This table indicates that our groups represented typical patient populations for each type of infection. For instance, hemophilia was the major risk factor for patients with hepatitis C and HIV/HCV co-infection, while HIV mono-infected patients were predominantly MSM (Table 1). Liver enzymes were significantly higher in the two groups with hepatitis C and were highest in patients with HIV/HCV co-infection. HIV viral loads and CD4 counts indicated that HAART efficiently prevented HIV disease progression in almost all patients, but CD4 counts at last follow-up were significantly lower in HIV/HCV co-infection than in patients with HIV infection alone (p = 0.010) indicating impaired recovery of the immune system in HIV/HCV co-infection. HIV viral loads below the level of detection were achieved in 145 (78.0%) and 188 (72.8%) of the HIV-infected and HIV/HCV co-infected patients, respectively.

Fib-4 scores were significantly higher in HIV/HCV co-infected patients (2.48; 95% confidence interval: 2.94–2.93) than in patients with either HIV (1.31, 95% CI 0.98–1.65; p<0.001) or HCV (1.71, 95% CI 1.34–2.08; p = 0.028) mono-infection, reflecting enhanced liver damage in HIV/HCV co-infected patients. Seventy-three patients with chronic hepatitis C (60.8%) underwent combination therapy with pegylated interferon and ribavirin, and 34 treated patients (46.6%) achieved a sustained virological response. In HIV/HCV co-infection, a significantly lower percentage of patients (n = 66, 40.7%, p = 0.002) received anti-HCV combination therapy, which was successful in 25 (37.9%) of the treated patients.

Concerning distribution of HLA class I alleles at study entry three remarkable effects were observed (Table 2): In HIV/HCV co-infected patients HLA-A*02 was less and HLA-B*51 more frequent than in the other patient groups and in the background population. The frequency of patients with HLA-B*57 was increased in patients with HIV infection (12.9%) and reduced in patients with hepatitis C (4.2%) as compared to patients with HIV/HCV co-infection (8%) and the healthy background population (9.2%). However, none of these differences was statistically significant after correction for multiple testing.

Analysis of survival

Overall 60 patients had died during the observation period (HIV infection: n = 24 (12.9%), hepatitis C: n = 13 (10.8%), HIV/HCV co-infection: n = 23 (14.3%). Causes of death comprised infections (25%), malignancy (23.3%), cardiovascular events (18.3%), liver failure (15.0%), suicide or accident (6.7%), intoxication (3.3%) and renal failure (1.7%). In 4 patients (6.7%) the precise cause of death remained unclear. Infections (n = 8) and cardiovascular disease (n = 6) were the predominant causes of mortality in patients with HIV infection; hepatocellular carcinoma (n = 5) and end stage cirrhosis (n = 4; thereof 3 liver transplantations) in patients with chronic hepatitis C. In patients with HIV/HCV co-infection infectious complications (n = 5), advanced end stage cirrhosis (n = 5, thereof 2 liver transplantations), cardiovascular disease (n = 4) and liver cancer (n = 3) were the major causes of death. Of note, only 7 deaths due to AIDS-defining conditions were observed in patients with HIV and HIV/HCV infection (pneumocytis pneumonia n = 3, non-Hodgkin lymphoma n = 2, Castleman’s disease and cryptosporidiasis in 1 patient each).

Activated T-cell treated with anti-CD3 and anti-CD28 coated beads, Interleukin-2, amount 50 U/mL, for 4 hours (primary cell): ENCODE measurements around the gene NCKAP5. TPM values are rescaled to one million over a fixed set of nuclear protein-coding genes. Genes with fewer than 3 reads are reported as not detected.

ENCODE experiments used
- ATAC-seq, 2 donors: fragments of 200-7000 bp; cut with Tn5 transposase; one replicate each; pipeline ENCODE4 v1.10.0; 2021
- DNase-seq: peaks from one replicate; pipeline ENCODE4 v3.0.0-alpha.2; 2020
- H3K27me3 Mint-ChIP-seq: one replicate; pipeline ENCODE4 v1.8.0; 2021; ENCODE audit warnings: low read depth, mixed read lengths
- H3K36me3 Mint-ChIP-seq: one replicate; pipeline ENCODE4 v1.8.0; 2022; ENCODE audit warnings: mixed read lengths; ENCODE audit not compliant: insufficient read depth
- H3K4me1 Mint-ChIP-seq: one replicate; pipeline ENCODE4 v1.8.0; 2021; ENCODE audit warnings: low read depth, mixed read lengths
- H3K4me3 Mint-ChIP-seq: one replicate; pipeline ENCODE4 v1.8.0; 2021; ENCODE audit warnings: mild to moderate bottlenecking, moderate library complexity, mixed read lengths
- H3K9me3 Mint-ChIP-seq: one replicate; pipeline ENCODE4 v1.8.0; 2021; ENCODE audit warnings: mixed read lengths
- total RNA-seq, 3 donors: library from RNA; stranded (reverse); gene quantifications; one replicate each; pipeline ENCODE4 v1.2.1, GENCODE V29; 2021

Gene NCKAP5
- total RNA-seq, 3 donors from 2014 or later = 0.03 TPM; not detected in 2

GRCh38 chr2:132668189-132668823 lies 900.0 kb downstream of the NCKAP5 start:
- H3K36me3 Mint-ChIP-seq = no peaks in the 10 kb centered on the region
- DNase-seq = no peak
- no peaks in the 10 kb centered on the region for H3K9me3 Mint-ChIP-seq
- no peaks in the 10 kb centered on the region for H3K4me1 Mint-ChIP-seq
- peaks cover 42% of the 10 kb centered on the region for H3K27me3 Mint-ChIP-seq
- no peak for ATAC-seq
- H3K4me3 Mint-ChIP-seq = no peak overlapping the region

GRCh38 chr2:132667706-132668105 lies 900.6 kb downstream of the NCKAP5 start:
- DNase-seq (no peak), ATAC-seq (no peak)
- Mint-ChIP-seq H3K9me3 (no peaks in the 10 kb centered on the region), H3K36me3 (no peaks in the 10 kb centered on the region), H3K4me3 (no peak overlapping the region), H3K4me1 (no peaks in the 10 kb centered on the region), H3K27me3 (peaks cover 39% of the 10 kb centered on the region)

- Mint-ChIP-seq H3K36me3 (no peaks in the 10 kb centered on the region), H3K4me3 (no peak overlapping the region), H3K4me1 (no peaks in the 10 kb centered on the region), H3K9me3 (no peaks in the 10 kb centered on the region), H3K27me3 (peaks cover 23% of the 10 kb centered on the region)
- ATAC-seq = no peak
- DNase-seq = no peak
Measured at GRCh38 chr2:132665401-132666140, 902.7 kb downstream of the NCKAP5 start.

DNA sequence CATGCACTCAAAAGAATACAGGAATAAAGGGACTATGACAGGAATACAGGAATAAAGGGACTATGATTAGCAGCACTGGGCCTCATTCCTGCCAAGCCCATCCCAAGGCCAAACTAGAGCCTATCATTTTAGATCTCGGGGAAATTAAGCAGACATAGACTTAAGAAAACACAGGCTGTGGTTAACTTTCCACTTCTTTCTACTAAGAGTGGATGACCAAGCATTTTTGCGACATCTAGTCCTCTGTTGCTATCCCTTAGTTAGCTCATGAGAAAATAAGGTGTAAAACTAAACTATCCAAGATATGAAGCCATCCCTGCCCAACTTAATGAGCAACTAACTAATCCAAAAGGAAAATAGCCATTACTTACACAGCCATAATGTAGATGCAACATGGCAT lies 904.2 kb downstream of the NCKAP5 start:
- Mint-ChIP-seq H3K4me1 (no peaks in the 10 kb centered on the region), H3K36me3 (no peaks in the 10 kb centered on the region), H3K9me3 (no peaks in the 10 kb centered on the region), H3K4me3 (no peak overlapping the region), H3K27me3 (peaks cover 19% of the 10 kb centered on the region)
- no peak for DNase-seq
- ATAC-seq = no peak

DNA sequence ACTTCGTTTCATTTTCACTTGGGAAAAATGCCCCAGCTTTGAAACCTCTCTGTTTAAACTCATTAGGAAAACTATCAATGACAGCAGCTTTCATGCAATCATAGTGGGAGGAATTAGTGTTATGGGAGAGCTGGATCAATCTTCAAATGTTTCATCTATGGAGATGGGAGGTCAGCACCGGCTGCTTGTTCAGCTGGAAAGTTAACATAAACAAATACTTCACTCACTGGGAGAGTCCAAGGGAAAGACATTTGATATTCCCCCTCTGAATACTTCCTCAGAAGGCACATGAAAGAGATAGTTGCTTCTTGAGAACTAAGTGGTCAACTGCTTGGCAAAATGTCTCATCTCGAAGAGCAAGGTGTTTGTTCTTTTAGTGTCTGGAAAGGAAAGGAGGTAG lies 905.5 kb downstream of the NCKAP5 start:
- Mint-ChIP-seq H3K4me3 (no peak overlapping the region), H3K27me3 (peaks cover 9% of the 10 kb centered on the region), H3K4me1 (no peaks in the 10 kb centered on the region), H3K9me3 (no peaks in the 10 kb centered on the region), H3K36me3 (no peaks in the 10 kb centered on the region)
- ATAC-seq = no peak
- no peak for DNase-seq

HCV-infected patients revealed a trend for better survival under anti-HCV therapy (SVR: 7.0% mortality, treated patients without SVR: 13.6% mortality, untreated patients: 16.7% mortality, p = 0.051), while mortality in HIV infection was not related to any specific antiretroviral drug or class of drugs (data not shown).

We also noted that 11/37 (29.7%) carriers of HLA-B*57 had died among the HIV and HIV/HCV infected patients, while all HLA-B*57 positive patients with hepatitis C had survived. Increased mortality of HLA-B*57-positive patients was confirmed by Kaplan Meier analysis in both HIV infection (p = 0.032) and HIV/HCV co-infection (p = 0.004) (Fig 2). Causes of death in the HLA-B*57-positive patients are listed in Table 3, illustrating that mortality was attributed to infectious complications in 8/11 patients, while infections accounted for only 5 of 24 deaths in the HLA-B*57 negative patients (p = 0.007). Of note, all HLA-B*57 positive patients except patient #3 (last HIV viral load 18594 copies/ml) had achieved HIV viral loads below the level of detection. Unlike HLA-B*57, we did not find significant differences in survival between positive and negative patients for any of the other studied HLA alleles (data not shown).